Cornucopia

Engagement is an essential element of Major Fun games. There are lots of games that I love—especially strategy games—that I can’t consider Major Fun because there is too much down time. One person is playing but the other two or three have to wait for their turn OR wait while some action resolves between two other players. Doesn’t make the game a bad game—just means the game can’t earn a Major Fun epaulet.

Cornucopia deftly avoids down time in two ways: first, by keeping the action moving and second, by incorporating a system of wagering into each round. Even though one player controls most of the action each turn, I never felt like I could disengage from the action because I had something at stake.

At its most basic, Cornucopia is about making runs and sets. There is a deck of “Goods Cards” that represent 6 different colored vegetables (yellow corn, orange pumpkins, red tomatoes, purple eggplants, green grapes, and wild-rainbow cornucopias). These Goods Cards are set out in five columns (at the start of the game, 2 cards per column). A player attempts to complete a column by adding cards that make a run (five different cards) or a set (five identical cards). If the player completes a run or set, that person earns points. If the player fails, the person loses points. The player with the most points at the end of the game wins, and the game ends when the deck of Goods is played through twice.

Things get interesting with the betting. On a player’s turn, he or she places a bet on how many cards will be needed to complete a column. The more cards the player chooses, the lower the final score. Once the player chooses, the opponents have 10 seconds to bet if the player will succeed. Each player has a double sided YES/NO card and some chips that they use to place the wager. Not only did this serve to keep everyone glued to the results, it also proved to be a major factor in winning the game. The bets are small but they add up over the course of a game.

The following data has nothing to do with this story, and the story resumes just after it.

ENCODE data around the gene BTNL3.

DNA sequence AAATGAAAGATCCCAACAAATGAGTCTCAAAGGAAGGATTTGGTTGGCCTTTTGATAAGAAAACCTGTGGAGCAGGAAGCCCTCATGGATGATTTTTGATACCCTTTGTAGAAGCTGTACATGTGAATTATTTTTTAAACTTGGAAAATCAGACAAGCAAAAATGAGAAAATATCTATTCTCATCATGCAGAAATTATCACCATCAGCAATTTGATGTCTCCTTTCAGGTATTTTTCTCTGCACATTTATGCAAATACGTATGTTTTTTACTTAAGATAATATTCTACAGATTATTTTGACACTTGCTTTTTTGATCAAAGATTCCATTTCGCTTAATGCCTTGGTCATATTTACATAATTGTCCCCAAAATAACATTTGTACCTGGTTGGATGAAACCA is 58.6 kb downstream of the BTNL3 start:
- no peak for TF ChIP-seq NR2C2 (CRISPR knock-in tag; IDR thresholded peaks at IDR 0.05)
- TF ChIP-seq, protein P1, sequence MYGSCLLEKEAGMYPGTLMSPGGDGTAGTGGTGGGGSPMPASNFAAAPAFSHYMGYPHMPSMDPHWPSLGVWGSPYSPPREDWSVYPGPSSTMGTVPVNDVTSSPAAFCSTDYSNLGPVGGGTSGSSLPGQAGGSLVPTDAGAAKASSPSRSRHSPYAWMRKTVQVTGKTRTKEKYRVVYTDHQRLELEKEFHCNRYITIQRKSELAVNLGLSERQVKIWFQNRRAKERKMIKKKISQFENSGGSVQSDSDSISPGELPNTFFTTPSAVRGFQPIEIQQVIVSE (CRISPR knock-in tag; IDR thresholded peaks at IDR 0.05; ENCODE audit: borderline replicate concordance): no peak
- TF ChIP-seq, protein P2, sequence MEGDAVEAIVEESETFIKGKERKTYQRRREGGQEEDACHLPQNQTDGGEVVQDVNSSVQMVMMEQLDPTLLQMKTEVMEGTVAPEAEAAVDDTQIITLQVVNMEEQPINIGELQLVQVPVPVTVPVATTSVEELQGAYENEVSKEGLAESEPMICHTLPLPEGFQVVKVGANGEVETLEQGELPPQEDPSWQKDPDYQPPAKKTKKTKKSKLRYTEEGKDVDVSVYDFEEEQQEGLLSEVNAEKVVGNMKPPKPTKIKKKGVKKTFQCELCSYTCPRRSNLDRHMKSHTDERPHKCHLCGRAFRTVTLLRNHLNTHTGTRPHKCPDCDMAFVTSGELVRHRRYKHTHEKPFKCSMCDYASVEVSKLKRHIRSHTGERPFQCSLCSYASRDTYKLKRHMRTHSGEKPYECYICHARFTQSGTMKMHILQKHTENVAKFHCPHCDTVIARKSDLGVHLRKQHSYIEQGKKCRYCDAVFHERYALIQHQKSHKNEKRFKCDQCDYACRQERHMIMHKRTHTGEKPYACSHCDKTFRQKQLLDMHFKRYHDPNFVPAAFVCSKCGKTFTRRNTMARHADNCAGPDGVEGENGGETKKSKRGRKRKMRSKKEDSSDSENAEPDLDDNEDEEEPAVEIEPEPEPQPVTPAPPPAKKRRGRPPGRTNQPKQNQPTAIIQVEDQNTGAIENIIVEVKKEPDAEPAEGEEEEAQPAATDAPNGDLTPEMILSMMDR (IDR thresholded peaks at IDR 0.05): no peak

There are several ways to score points but most can be boiled down to completing (or failing to complete) columns and the bets you make on said success or failure.

Another fun aspect of the game was the trash talk. Because betting is involved and the amount of points to be earned in a round is determined by how FEW cards you choose to play, the opportunities for baiting, teasing, and ridiculing are nigh boundless. I say this with a certain amount of shameful glee because I encouraged this behavior with my 10 year old daughter and two of her friends. We just could not help ourselves. It is just too much fun to encourage someone to try to complete a column with only 2 cards and then bet against that person. Or bet for them and feel the same rush of accomplishment when they succeed.

Gryphon produces some beautiful and engaging games and Cornucopia does not disappoint. The rules are concise, well organized, and clearly illustrated. The cards are colorful and sturdy-made for lots of wear and tear. My only nit-picky complaint arises from the flimsy chips used for betting and keeping score, but that hardly prevents me from recommending this game. As you build your collection of enduring, Major Fun games, find a spot for Cornucopia. And make sure it’s easy to reach. I think you’ll want it a lot.

Cornucopia by Carlo A. Rossi and Lorenzo Tarabini Castellani. Game theme, graphics, and development by Rick Soued and Carey Grayson. © 2010 FRED Distribution.

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